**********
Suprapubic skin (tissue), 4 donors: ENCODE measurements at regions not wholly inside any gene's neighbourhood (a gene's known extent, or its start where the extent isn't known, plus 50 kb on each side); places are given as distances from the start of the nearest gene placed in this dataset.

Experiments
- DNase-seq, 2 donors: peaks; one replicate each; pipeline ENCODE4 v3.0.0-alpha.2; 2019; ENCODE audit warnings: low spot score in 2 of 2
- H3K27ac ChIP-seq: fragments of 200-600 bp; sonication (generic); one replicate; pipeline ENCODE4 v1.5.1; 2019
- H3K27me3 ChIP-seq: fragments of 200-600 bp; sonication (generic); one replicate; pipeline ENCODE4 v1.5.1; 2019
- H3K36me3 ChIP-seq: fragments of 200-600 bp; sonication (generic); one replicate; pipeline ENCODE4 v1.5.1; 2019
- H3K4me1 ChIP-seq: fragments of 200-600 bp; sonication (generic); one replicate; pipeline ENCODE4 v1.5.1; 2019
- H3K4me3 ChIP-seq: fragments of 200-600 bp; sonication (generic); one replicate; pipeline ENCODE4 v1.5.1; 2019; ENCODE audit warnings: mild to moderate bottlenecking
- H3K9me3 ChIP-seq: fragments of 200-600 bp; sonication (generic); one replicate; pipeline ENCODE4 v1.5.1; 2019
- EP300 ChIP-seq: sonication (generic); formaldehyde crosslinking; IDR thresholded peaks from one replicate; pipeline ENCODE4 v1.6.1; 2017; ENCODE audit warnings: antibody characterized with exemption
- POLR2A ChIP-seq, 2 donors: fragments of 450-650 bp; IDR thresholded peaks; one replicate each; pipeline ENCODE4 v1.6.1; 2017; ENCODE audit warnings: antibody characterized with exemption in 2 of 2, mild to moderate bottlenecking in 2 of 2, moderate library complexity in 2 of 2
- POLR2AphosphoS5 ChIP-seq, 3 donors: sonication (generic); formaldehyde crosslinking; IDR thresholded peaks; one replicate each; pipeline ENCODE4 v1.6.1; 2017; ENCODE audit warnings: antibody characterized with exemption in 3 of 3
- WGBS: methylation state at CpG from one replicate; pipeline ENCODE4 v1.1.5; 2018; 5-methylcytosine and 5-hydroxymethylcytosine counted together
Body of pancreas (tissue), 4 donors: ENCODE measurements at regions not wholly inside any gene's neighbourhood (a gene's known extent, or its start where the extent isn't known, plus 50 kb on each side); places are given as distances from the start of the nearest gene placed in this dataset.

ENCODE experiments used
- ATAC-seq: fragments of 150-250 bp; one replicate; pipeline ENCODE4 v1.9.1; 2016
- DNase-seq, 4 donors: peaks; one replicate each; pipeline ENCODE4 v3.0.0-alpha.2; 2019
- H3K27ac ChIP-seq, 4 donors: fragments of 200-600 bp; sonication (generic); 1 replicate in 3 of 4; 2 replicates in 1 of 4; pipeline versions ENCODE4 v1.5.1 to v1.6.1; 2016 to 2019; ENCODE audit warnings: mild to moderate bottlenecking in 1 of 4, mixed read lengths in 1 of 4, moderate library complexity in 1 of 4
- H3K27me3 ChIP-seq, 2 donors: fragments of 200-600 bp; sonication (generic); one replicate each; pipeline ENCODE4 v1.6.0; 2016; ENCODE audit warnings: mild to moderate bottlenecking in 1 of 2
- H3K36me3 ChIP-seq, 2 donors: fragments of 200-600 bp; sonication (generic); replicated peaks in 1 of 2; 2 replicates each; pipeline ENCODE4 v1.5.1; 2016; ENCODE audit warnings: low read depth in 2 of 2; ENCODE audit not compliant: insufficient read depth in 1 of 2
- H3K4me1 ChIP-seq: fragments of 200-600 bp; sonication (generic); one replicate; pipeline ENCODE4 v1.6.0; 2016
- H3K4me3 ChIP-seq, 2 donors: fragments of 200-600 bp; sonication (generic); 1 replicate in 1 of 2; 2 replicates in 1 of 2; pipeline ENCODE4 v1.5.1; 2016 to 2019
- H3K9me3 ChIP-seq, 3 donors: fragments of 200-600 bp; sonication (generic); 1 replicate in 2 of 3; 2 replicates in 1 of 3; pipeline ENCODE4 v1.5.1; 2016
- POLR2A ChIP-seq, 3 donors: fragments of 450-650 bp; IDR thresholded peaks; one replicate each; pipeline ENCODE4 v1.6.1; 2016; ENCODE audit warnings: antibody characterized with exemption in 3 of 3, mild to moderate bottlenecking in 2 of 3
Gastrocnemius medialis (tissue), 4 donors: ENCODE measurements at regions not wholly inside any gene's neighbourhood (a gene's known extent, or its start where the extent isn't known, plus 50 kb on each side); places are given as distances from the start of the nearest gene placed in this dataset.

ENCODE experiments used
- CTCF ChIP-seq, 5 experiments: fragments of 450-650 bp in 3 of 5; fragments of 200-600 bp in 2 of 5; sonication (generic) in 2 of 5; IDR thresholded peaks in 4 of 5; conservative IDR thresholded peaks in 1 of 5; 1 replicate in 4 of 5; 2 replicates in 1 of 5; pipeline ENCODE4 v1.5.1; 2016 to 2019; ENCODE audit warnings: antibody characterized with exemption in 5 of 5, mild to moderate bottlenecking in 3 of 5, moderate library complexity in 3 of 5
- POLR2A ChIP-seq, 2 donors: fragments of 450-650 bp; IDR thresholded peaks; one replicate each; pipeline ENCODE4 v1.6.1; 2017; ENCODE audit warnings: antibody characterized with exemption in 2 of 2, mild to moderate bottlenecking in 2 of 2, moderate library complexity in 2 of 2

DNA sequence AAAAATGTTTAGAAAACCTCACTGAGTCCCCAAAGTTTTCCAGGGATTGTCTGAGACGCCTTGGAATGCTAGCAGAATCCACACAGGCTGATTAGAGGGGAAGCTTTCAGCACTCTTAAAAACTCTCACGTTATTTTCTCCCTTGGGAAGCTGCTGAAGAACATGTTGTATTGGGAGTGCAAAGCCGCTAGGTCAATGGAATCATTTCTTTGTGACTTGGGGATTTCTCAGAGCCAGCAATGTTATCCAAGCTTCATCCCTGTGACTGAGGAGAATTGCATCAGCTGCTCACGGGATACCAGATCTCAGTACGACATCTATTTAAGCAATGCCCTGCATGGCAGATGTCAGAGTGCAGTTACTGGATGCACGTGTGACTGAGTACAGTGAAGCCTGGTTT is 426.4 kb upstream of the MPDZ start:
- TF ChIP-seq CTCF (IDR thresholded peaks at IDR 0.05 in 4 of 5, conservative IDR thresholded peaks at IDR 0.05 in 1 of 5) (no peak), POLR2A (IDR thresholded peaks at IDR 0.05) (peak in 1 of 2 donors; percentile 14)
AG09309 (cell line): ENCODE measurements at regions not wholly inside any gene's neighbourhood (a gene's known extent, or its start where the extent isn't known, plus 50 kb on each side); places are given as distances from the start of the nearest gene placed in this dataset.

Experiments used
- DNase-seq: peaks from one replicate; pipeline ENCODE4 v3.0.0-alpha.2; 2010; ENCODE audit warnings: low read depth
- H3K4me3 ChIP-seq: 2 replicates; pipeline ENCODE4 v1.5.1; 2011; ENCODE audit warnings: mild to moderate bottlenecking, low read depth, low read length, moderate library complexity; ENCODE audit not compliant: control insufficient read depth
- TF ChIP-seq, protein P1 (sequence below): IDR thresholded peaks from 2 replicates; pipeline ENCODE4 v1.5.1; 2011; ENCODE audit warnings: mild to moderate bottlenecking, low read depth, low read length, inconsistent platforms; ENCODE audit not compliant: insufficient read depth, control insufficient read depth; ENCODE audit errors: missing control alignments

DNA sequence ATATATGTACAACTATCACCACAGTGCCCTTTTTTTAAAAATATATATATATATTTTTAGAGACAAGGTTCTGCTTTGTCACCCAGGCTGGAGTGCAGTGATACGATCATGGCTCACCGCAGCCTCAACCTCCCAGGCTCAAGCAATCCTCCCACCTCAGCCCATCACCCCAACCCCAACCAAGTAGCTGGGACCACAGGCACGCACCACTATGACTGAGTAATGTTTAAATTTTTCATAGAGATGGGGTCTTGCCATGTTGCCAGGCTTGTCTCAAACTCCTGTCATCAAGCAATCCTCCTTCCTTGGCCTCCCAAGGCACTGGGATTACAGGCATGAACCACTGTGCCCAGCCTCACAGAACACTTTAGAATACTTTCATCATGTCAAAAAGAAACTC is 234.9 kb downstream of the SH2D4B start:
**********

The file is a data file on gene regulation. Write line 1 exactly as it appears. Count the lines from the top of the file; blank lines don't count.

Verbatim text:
Suprapubic skin (tissue), 4 donors: ENCODE measurements at regions not wholly inside any gene's neighbourhood (a gene's known extent, or its start where the extent isn't known, plus 50 kb on each side); places are given as distances from the start of the nearest gene placed in this dataset.